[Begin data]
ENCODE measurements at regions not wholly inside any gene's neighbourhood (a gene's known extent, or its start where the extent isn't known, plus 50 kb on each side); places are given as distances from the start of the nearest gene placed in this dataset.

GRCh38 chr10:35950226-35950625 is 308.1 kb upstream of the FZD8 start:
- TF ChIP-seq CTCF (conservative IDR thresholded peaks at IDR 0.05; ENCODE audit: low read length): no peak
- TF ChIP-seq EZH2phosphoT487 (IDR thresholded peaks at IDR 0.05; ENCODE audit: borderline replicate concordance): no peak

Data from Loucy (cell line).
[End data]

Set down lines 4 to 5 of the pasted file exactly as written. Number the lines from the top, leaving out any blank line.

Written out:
- TF ChIP-seq EZH2phosphoT487 (IDR thresholded peaks at IDR 0.05; ENCODE audit: borderline replicate concordance): no peak

Data from Loucy (cell line).